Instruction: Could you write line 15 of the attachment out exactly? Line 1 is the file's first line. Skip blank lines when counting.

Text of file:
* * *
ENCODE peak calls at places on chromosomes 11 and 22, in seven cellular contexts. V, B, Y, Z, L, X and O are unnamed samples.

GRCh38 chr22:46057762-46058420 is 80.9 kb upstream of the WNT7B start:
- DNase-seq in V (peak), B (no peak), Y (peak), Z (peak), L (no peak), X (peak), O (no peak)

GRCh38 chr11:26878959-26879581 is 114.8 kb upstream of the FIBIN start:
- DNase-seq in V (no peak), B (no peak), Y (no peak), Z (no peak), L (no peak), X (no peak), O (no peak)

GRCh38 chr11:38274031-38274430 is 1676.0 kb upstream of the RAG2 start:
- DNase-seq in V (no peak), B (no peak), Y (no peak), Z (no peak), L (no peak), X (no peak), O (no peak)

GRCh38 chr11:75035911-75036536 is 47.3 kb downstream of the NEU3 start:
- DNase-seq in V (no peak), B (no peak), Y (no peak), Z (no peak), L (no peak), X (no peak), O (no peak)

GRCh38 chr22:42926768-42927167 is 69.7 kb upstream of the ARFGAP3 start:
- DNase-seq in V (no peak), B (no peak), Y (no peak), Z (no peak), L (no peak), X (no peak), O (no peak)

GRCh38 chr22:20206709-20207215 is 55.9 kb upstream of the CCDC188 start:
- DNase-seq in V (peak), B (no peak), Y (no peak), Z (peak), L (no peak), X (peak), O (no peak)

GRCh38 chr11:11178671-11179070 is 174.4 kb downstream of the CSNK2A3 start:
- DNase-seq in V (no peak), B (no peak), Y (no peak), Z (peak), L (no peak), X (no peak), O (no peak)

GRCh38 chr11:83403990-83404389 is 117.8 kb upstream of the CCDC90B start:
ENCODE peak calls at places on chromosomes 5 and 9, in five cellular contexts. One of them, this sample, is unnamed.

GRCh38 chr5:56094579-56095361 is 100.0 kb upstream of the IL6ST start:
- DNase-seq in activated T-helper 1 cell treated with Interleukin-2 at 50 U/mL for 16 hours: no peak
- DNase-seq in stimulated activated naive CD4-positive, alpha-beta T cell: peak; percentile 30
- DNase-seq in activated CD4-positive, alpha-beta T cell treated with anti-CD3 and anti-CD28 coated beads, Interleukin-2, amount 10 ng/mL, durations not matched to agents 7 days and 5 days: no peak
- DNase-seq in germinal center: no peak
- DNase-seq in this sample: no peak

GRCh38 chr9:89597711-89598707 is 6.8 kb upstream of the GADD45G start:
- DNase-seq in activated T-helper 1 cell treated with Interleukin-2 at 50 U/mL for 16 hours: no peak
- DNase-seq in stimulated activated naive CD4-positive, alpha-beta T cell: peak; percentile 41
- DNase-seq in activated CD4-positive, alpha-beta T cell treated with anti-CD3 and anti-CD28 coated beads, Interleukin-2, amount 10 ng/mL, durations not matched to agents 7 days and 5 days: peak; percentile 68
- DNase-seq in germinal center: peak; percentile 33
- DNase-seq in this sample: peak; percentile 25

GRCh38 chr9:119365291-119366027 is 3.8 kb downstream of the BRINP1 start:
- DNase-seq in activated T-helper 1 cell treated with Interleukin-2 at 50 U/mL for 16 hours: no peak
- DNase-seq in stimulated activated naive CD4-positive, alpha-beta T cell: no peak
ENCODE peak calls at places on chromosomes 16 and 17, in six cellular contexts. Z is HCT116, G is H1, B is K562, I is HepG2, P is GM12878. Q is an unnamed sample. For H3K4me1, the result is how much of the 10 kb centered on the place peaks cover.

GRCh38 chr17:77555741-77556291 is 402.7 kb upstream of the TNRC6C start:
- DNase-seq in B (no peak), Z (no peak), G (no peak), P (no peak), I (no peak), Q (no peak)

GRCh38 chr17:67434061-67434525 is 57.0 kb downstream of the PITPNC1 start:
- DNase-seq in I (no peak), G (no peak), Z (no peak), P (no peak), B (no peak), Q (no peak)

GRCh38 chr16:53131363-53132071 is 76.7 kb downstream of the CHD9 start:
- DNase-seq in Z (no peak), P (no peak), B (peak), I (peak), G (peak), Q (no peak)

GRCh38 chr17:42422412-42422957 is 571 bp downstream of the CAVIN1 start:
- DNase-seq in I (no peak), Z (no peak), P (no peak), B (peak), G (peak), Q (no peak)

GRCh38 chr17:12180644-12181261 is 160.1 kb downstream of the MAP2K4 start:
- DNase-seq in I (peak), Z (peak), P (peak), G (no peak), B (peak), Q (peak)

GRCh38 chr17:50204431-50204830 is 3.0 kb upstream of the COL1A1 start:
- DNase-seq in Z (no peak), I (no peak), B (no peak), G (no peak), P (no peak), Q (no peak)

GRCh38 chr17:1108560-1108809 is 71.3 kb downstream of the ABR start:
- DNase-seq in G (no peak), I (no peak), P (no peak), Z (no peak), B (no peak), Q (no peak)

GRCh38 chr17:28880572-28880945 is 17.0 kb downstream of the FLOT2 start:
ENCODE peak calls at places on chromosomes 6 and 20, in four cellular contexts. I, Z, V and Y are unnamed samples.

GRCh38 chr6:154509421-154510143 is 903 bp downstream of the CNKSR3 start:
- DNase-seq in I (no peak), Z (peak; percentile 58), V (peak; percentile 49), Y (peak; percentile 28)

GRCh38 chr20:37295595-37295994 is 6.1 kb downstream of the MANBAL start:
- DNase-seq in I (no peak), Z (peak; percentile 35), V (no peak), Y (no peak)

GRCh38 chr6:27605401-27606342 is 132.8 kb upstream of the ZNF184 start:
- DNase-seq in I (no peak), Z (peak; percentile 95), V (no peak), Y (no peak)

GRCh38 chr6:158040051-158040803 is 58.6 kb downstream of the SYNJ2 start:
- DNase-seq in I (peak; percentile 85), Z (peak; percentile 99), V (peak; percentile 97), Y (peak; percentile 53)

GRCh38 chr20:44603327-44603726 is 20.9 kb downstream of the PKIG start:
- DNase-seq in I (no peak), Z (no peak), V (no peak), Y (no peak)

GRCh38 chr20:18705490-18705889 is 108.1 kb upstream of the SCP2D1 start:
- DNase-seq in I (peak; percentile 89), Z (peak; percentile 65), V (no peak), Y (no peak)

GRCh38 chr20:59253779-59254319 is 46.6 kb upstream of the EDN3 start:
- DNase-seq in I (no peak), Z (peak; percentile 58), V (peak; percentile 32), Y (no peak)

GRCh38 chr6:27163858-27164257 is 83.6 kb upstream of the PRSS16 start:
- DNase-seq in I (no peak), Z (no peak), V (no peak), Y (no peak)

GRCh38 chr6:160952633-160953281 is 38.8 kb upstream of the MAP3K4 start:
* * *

- DNase-seq in V (no peak), B (no peak), Y (no peak), Z (peak), L (no peak), X (no peak), O (no peak)